Seamen’s Church Institute celebrates 15 years training in Paducah

On June 9, 1997, instructors at the Seamen’s Church Institute welcomed the first class to train inside its newly built Center for Maritime Education in Paducah, Ky. Fifteen years later, the Institute is looking back on what it says represented a new venture for inland river industry training and the training center that continues to help experienced professional mariners hone their skills today.

Beginning at the turn of the 20th century, through two World Wars and the development of containerization in the 1950s, the Institute has provided diverse forms of education to maritime industry employees, the Institute says. Over the years, the Institute created specialized learning environments where mariners could rehearse real-life scenarios on the water.

In 1915, the Institute used a retired tender vessel for instruction. Later, it taught courses on the roof of its 25 South St. building, where it constructed a mock ship’s bridge at 212 feet above street level — the highest navigation bridge in the world at the time. And at the beginning of the digital age, the Institute says, SCI pioneered computer simulator technology.

The school first adapted computer training for coastal and blue-water applications but soon after began looking at uses of this technology for the rapidly growing inland river towing industry. In the late 1990s — in collaboration with several inland river industry companies — SCI built a new maritime education center situated at the crossroads of the Ohio and Tennessee Rivers in Paducah.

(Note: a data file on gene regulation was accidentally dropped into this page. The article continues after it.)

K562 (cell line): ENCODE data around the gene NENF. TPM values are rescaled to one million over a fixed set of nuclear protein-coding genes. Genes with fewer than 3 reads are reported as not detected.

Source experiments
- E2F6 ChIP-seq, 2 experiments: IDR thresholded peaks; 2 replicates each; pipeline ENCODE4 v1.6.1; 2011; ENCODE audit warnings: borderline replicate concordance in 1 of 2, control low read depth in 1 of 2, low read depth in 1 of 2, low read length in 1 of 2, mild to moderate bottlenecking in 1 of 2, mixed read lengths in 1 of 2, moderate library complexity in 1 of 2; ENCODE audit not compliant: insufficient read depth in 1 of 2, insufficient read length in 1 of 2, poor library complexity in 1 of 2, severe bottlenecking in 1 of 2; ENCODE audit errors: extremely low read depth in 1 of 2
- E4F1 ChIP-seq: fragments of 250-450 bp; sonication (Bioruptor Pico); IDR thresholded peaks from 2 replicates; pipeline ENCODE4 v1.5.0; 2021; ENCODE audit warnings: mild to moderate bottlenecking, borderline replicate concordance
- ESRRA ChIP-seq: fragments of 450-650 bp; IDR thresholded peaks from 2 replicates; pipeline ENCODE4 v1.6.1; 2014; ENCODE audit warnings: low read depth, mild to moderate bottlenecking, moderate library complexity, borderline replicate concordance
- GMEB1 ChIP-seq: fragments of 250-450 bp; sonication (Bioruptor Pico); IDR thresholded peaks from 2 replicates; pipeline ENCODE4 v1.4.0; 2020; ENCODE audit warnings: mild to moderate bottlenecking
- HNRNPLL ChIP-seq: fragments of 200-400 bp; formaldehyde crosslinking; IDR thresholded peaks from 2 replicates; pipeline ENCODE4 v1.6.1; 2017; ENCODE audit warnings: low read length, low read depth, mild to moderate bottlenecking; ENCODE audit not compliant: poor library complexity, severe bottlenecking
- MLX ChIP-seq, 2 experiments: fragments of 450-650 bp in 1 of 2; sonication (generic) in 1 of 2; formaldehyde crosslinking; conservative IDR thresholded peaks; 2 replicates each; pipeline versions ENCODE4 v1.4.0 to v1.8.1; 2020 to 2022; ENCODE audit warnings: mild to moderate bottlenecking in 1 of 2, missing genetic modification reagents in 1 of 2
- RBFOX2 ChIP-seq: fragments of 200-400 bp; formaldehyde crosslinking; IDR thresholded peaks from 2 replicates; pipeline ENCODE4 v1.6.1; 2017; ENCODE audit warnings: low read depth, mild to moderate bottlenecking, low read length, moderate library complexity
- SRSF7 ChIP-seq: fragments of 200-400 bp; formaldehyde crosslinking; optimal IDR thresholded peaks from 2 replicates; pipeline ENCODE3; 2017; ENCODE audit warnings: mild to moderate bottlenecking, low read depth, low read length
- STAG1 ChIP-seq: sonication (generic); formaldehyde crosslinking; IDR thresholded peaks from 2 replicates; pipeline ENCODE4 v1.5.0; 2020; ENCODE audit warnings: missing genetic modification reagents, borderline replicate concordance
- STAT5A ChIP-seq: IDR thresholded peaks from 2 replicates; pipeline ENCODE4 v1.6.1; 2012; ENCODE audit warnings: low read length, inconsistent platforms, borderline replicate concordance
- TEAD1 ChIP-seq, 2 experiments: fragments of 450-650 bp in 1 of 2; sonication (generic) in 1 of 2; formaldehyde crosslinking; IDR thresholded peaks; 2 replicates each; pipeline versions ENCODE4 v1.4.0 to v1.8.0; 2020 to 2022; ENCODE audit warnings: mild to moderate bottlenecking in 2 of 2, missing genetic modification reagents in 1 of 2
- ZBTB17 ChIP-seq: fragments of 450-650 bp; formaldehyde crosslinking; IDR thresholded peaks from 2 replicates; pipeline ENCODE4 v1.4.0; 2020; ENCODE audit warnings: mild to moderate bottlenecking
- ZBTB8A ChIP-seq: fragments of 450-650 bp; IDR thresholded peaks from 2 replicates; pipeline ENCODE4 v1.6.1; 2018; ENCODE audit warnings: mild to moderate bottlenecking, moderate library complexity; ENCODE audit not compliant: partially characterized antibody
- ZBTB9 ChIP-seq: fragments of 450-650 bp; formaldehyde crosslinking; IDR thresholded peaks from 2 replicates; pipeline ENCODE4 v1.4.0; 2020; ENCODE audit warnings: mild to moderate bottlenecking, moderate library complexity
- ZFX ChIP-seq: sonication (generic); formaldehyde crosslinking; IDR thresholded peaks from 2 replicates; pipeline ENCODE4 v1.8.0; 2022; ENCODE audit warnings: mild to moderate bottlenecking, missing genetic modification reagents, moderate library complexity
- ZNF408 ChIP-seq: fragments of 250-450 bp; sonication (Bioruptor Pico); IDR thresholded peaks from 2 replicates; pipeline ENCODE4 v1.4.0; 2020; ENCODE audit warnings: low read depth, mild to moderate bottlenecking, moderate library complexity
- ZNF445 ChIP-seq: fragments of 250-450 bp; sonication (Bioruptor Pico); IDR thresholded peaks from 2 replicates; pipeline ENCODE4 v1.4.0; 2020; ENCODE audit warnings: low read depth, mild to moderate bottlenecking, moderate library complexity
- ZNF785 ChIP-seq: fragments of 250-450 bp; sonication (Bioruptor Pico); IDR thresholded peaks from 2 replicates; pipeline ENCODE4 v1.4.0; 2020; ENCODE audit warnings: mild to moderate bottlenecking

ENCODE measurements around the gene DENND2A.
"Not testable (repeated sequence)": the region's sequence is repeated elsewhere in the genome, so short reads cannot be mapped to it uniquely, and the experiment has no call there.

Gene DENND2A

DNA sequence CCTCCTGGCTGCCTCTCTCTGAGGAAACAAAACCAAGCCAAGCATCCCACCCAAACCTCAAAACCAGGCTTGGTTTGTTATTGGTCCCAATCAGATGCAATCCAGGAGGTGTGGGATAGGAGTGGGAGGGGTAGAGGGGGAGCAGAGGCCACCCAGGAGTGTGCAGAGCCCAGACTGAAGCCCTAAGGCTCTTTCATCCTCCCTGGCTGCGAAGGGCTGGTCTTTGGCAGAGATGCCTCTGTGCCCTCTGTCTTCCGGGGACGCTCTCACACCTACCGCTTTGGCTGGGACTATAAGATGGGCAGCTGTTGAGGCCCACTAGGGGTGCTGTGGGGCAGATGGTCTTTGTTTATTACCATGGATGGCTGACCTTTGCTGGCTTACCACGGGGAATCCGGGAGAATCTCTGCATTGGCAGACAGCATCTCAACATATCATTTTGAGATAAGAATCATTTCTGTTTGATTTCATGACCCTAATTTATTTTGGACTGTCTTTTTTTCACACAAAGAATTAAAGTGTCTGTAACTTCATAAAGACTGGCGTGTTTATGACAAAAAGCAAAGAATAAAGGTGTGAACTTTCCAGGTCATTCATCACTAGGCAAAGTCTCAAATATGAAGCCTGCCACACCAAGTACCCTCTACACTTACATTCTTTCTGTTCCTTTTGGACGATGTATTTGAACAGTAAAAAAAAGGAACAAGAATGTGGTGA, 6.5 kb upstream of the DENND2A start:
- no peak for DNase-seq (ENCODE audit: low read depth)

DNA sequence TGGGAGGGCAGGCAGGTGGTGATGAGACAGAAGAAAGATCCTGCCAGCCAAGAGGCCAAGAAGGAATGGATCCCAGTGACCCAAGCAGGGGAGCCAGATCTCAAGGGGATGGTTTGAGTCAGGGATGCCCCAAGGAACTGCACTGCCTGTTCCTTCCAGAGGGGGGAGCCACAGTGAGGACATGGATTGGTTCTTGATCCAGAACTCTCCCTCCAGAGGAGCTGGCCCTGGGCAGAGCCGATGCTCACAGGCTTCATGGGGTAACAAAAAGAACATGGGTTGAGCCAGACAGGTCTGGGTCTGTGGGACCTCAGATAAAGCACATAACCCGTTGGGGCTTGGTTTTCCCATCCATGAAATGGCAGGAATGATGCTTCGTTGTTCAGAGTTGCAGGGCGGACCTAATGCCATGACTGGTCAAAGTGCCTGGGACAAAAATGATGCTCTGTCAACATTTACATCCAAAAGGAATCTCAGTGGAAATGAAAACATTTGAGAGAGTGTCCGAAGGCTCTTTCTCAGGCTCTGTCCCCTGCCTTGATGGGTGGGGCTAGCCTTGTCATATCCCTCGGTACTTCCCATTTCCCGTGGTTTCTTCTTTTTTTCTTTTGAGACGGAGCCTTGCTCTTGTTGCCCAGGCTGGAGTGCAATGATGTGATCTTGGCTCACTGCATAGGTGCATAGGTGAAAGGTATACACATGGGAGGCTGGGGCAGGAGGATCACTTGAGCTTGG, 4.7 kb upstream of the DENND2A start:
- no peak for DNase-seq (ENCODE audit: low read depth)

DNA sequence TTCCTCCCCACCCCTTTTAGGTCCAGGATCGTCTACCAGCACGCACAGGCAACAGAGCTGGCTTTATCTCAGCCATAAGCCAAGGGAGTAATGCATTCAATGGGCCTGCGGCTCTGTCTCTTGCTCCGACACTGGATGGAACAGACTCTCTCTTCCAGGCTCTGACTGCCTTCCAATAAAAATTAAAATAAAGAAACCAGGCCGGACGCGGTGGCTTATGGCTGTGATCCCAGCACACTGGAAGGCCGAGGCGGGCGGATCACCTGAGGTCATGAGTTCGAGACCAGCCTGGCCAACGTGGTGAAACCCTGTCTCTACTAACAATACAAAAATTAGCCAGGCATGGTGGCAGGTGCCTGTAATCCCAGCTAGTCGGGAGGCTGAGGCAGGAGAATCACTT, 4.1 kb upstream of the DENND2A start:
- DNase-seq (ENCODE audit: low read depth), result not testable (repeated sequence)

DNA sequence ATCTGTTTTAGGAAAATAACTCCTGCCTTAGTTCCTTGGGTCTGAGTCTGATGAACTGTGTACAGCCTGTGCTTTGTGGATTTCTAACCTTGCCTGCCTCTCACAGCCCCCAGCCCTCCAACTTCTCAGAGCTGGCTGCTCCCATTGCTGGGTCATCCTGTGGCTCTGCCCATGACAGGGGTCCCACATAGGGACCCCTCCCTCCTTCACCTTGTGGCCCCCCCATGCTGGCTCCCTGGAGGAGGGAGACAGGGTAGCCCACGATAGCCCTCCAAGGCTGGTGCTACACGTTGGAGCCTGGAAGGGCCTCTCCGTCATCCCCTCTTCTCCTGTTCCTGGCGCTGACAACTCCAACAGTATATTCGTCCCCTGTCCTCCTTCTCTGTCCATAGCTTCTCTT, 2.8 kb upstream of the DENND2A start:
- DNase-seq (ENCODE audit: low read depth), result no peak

The facility housed Kongsberg Maritime simulators constructed around replicas of towboat pilothouses. The simulators employed wide viewing angles of photorealistic visuals of the marine environment, the Institute says, including riverbank features, lock and dam configurations, variations on time of day, river stages, speed of current and weather conditions.

Fifteen years after its first training class, SCI continues to train experienced river mariners using cutting-edge technology, the Institute says. On April 18, the Paducah staff graduated the 10,000th student from the Advanced Pilothouse Management Course, Capt. Keith Bigbie of Ingram Barge Co.

SCI works closely with industry training partners to determine simulation scenarios that help sharpen and enhance professional mariners’ abilities, the Institute says. With simulations often based on real events from past incidents on the water, mariners analyze and develop practices to avoid errors.

Prior to the simulation, instructors brief participants on the conditions of the simulation and the various challenges related to the topics. In the debriefing that follows, participants discuss the simulation, practical measures for similar situations and related class topics.

 “We offer practical and relevant training, asking mariners to bring their work experience and know-how with them,” says Capt. Greg Menke, director of the Center for Maritime Education Paducah facility, in an Institute press release.

SCI pairs its students with experienced teachers possessing years of involvement in the industry and expertise in adult education. This combination, the Institute says, entails collaborative work in an environment built on evolving relationships.

“The teachers make the learning environment nothing but positive. I look forward to returning soon,” one captain wrote in a recent course evaluation.

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